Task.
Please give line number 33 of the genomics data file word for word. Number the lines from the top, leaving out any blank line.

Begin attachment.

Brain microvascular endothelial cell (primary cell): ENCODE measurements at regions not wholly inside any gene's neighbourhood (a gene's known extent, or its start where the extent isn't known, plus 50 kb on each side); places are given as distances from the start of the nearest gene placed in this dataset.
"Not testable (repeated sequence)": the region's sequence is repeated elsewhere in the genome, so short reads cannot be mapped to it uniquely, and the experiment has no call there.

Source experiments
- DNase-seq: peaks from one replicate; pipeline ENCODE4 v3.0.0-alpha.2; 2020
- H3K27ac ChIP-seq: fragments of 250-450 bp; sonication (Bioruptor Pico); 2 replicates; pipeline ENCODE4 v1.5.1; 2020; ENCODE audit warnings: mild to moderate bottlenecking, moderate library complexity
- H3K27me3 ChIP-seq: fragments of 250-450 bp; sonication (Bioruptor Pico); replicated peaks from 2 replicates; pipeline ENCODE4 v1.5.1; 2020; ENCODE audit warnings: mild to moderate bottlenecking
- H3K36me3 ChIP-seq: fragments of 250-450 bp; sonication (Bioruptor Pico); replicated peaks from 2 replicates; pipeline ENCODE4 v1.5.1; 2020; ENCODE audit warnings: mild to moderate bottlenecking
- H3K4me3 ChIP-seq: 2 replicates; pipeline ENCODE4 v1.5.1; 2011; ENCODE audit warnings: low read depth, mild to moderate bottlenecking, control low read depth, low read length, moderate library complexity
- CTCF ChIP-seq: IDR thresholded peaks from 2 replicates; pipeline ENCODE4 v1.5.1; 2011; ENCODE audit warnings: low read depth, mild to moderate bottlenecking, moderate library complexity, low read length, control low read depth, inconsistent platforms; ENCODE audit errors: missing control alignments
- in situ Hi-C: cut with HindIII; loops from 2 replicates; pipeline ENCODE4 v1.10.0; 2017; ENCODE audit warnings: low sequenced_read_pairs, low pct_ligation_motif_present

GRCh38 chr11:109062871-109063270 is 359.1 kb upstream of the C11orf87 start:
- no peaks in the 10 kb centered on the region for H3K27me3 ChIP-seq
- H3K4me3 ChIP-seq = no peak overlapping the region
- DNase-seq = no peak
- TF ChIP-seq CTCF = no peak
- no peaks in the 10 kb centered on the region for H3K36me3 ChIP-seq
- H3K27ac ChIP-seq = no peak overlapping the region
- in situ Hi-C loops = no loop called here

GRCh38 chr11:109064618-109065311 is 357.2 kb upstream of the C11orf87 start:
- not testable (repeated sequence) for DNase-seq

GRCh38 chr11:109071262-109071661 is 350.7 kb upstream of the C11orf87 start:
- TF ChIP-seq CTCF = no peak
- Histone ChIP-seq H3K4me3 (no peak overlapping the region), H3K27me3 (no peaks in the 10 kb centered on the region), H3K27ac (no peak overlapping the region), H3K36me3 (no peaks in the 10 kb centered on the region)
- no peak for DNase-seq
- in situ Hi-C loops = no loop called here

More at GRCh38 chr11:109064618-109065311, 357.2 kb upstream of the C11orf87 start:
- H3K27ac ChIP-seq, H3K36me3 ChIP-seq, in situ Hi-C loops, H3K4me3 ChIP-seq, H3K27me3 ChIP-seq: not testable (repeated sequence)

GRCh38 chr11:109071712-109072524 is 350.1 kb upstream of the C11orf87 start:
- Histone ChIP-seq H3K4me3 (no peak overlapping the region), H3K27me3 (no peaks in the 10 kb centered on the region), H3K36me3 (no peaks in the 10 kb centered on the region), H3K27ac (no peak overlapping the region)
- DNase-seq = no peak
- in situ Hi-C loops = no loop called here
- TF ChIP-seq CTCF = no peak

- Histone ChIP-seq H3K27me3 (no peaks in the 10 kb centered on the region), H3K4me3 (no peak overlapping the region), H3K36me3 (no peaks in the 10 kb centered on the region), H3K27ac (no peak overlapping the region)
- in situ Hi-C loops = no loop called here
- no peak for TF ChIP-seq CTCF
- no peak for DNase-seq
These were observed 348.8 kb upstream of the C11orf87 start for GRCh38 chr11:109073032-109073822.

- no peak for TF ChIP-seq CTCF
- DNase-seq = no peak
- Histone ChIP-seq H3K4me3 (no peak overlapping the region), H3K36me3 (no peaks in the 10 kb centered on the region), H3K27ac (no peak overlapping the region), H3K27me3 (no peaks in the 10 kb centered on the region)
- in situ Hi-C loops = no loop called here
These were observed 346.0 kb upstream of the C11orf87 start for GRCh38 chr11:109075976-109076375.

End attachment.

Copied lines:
- Histone ChIP-seq H3K27me3 (no peaks in the 10 kb centered on the region), H3K4me3 (no peak overlapping the region), H3K36me3 (no peaks in the 10 kb centered on the region), H3K27ac (no peak overlapping the region)